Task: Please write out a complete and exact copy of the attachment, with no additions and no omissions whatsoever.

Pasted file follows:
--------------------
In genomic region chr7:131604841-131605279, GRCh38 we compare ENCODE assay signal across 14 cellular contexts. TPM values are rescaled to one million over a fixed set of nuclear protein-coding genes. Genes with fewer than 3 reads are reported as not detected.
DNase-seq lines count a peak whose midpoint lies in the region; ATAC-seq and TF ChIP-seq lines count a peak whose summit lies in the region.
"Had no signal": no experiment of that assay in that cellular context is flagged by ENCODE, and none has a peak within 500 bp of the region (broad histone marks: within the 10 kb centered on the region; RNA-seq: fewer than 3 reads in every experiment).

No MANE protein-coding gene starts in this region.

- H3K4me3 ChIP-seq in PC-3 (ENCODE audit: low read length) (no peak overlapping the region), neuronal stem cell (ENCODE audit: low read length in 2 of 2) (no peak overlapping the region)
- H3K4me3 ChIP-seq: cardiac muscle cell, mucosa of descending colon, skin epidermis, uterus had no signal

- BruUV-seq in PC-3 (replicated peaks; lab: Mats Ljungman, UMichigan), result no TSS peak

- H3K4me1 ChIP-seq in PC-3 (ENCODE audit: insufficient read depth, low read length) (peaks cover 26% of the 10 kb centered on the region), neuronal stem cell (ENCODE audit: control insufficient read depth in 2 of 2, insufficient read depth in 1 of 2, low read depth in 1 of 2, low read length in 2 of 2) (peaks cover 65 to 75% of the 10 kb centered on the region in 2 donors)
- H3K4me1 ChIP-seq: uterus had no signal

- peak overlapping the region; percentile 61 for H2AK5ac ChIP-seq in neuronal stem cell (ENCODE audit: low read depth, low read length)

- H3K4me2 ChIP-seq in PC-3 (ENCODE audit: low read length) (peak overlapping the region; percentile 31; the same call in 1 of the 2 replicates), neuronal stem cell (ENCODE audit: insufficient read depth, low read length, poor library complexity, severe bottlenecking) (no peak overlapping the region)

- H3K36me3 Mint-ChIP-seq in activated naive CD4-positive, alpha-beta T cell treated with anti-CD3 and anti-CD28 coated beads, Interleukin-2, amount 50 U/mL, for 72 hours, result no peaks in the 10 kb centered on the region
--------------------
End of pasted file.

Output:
In genomic region chr7:131604841-131605279, GRCh38 we compare ENCODE assay signal across 14 cellular contexts. TPM values are rescaled to one million over a fixed set of nuclear protein-coding genes. Genes with fewer than 3 reads are reported as not detected.
DNase-seq lines count a peak whose midpoint lies in the region; ATAC-seq and TF ChIP-seq lines count a peak whose summit lies in the region.
"Had no signal": no experiment of that assay in that cellular context is flagged by ENCODE, and none has a peak within 500 bp of the region (broad histone marks: within the 10 kb centered on the region; RNA-seq: fewer than 3 reads in every experiment).

No MANE protein-coding gene starts in this region.

- H3K4me3 ChIP-seq in PC-3 (ENCODE audit: low read length) (no peak overlapping the region), neuronal stem cell (ENCODE audit: low read length in 2 of 2) (no peak overlapping the region)
- H3K4me3 ChIP-seq: cardiac muscle cell, mucosa of descending colon, skin epidermis, uterus had no signal

- BruUV-seq in PC-3 (replicated peaks; lab: Mats Ljungman, UMichigan), result no TSS peak

- H3K4me1 ChIP-seq in PC-3 (ENCODE audit: insufficient read depth, low read length) (peaks cover 26% of the 10 kb centered on the region), neuronal stem cell (ENCODE audit: control insufficient read depth in 2 of 2, insufficient read depth in 1 of 2, low read depth in 1 of 2, low read length in 2 of 2) (peaks cover 65 to 75% of the 10 kb centered on the region in 2 donors)
- H3K4me1 ChIP-seq: uterus had no signal

- peak overlapping the region; percentile 61 for H2AK5ac ChIP-seq in neuronal stem cell (ENCODE audit: low read depth, low read length)

- H3K4me2 ChIP-seq in PC-3 (ENCODE audit: low read length) (peak overlapping the region; percentile 31; the same call in 1 of the 2 replicates), neuronal stem cell (ENCODE audit: insufficient read depth, low read length, poor library complexity, severe bottlenecking) (no peak overlapping the region)

- H3K36me3 Mint-ChIP-seq in activated naive CD4-positive, alpha-beta T cell treated with anti-CD3 and anti-CD28 coated beads, Interleukin-2, amount 50 U/mL, for 72 hours, result no peaks in the 10 kb centered on the region